Spread bets and CFDs are complex instruments and come with a high risk of losing money rapidly due to leverage. 70% of retail investor accounts lose money when trading spread bets and CFDs with this provider. You should consider whether you understand how spread bets and CFDs work, and whether you can afford to take the high risk of losing your money.
Bridgewater misses the mark, but how do other funds fair?
Pure Alpha, Bridgewater Associates’s flagship fund, fell 4.9% in the first half of 2019 after being caught off-guard by a rebound in bonds and equities.
The drop of nearly 5% in the first six months of the year is one of the worst performances for investment legend Ray Dalio’s $150bn hedge fund in the past 20 years, the Financial Times reported. The drop follows a strong 2018 performance and, while Bridgewater did not comment on the loss, it is thought the fund approached 2019 expecting more turbulence and were surprised by a market recovery.
By comparison, the average macro hedge fund gained 5.2 per cent in the same period, while the FTSE All-World equity index rose 15% in the six months to June.
While Bridgewater’s fund has suffered a drop this year, it has suffered similar losses in the first half before and managed to turn things around by the end of the year.
But what about other top fund managers? Did they anticipate the rebound that caught Dalio offguard? Our Guru Blends are carefully-assembled baskets of shares that mirror the portfolios of top investors in a single CFD – take a look below to see how they fared in the first six months of 2019.
Warren Buffett is one of the most successful fund managers and is widely known as the Oracle of Omaha. He is the CEO of Berkshire Hathaway and, despite being considered technology adverse, his largest position is in Apple. He is known for his methodical, value-based style of investing.
Buffett favours quality businesses that have good valuations and potential for large growth.
In the six months to June 2019, the performance of our Warren Buffett Blend was up 51.77%, with particularly good performances in February and March this year.
An activist investor, Ackman’s style is very different to Buffett’s. He prefers to own large holdings in a small number of companies in order to get enough leverage to push through changes within the business. Through these changes, he seeks to release value for shareholders.
His largest holdings are in Restaurant Brands International, Lowe’s and Chipotle.
In the six months to June 2019 our Ackman Blend – which mirrors his portfolio – has had a staggering performance. It is up 95.89%, having had a particularly good February and March.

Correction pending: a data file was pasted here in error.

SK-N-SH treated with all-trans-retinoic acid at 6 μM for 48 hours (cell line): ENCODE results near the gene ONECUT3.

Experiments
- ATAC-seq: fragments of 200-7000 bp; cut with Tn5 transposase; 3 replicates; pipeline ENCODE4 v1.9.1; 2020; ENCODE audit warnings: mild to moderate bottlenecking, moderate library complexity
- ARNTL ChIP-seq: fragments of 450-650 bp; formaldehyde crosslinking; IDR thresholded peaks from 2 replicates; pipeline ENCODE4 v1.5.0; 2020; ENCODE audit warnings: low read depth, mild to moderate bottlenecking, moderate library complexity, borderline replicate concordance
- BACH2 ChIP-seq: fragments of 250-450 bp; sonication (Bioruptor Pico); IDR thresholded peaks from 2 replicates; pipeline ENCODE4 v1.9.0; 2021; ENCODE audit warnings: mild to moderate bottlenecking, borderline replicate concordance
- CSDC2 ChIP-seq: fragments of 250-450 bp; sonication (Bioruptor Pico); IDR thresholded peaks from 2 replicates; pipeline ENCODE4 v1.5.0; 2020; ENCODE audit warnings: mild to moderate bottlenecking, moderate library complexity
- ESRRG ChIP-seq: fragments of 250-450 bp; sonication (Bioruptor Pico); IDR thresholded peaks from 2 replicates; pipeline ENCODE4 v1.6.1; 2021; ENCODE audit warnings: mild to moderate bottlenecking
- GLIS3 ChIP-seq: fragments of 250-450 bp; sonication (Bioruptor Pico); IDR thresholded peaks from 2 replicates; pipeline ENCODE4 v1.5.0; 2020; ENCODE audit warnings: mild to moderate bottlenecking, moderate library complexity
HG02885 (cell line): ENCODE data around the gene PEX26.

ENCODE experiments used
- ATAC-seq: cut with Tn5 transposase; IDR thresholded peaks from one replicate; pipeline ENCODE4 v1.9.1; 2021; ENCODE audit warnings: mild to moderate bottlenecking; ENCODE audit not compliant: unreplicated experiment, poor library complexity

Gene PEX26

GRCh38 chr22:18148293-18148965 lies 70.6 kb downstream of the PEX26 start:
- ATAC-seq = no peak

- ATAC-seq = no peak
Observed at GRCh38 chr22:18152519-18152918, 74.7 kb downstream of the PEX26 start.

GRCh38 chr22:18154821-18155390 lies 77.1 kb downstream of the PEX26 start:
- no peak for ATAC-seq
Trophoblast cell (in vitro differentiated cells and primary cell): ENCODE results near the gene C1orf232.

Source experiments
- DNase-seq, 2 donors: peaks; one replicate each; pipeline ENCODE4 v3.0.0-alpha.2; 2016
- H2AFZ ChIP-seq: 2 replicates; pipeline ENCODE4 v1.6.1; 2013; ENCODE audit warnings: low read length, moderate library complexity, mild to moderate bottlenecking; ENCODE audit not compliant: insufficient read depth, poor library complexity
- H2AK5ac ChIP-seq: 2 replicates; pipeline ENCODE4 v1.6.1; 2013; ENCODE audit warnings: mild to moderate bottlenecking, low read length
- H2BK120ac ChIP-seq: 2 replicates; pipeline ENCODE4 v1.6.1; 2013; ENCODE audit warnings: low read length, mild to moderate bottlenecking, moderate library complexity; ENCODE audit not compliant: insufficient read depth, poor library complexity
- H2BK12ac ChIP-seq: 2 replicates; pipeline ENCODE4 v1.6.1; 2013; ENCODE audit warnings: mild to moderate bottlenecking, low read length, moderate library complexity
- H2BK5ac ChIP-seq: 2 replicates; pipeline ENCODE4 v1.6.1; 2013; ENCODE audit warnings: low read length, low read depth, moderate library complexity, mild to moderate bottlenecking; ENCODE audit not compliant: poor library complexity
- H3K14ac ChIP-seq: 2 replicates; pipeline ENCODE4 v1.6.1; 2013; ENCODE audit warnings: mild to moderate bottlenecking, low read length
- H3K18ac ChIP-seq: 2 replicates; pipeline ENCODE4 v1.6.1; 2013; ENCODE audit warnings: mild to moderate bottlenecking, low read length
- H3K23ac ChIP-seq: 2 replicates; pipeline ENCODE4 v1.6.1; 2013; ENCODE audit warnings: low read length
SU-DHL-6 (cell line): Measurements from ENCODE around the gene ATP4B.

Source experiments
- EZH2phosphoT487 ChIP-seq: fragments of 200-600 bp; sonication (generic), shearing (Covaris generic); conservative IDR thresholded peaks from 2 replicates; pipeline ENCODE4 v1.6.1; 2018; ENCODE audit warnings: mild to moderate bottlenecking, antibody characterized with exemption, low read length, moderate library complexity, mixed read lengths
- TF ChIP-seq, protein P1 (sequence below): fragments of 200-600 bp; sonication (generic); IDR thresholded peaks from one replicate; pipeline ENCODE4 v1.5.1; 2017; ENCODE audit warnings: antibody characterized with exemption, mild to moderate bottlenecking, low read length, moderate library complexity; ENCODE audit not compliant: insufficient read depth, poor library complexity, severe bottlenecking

Like Ackman, Icahn is an activist investor. He has said in the past that: “My investment philosophy, generally, with exceptions, is to buy something when no one wants it.”
More particularly, as a contrarian investor, he buys unpopular stocks and then uses his position as a major shareholder to force through changes that deliver more value, often replacing the whole board of directors.
His fund has large positions in CVR Energy, Herbalife Nutrition and Cheniere Energy.
This year to date, the Icahn Blend is up 21.12% and has managed to overcome poor performances in February, March and May.
Known as a maverick hedge fund manager, Soros is a short-term speculator. An investment of $1000 with him in 1969 would be worth over $4 million today.
Soros makes large one-way bets on the movements of currency, commodities, bonds and derivatives, speculating on whether they will rise or fall. He is widely remembered as the man who broke the Bank of England, in what became known as Black Wednesday.
In the six months to June 2019, our Soros Blend is up 31.99%. This is a new Blend for MARKETS.COM but it mirrors Soros’ existing portfolio.
Brad Gerstner is the founder and CEO of Altimeter Capital Management, a hedge fund that focuses on technology firms.
His portfolio is dominated by United Continental and Facebook, but also features other big names like Microsoft, Salesforce.com and Alibaba.
In the six months to June 2019, our Gerstner Blend was up 1.33%. The Blend is recovering from big drops in February and March but bounced back in June.
A long-short investor, David Einhorn’s strategy is to take long positions on stock that is expected to appreciate and short positions on stock expected to decline. The fund bases these positions on whether an asset is over or undervalued. Such is his influence, that the Einhorn Effect is a term used to describe a sharp fall in an asset that occurs after he publicly shorts it. The fund has large stakes in General Motors, Brighthouse Financial and Green Brick Partners.
In the first six months of the year, our Einhorn Blend dropped 26.31%. As with other Blends, it saw significant drops in February and March.
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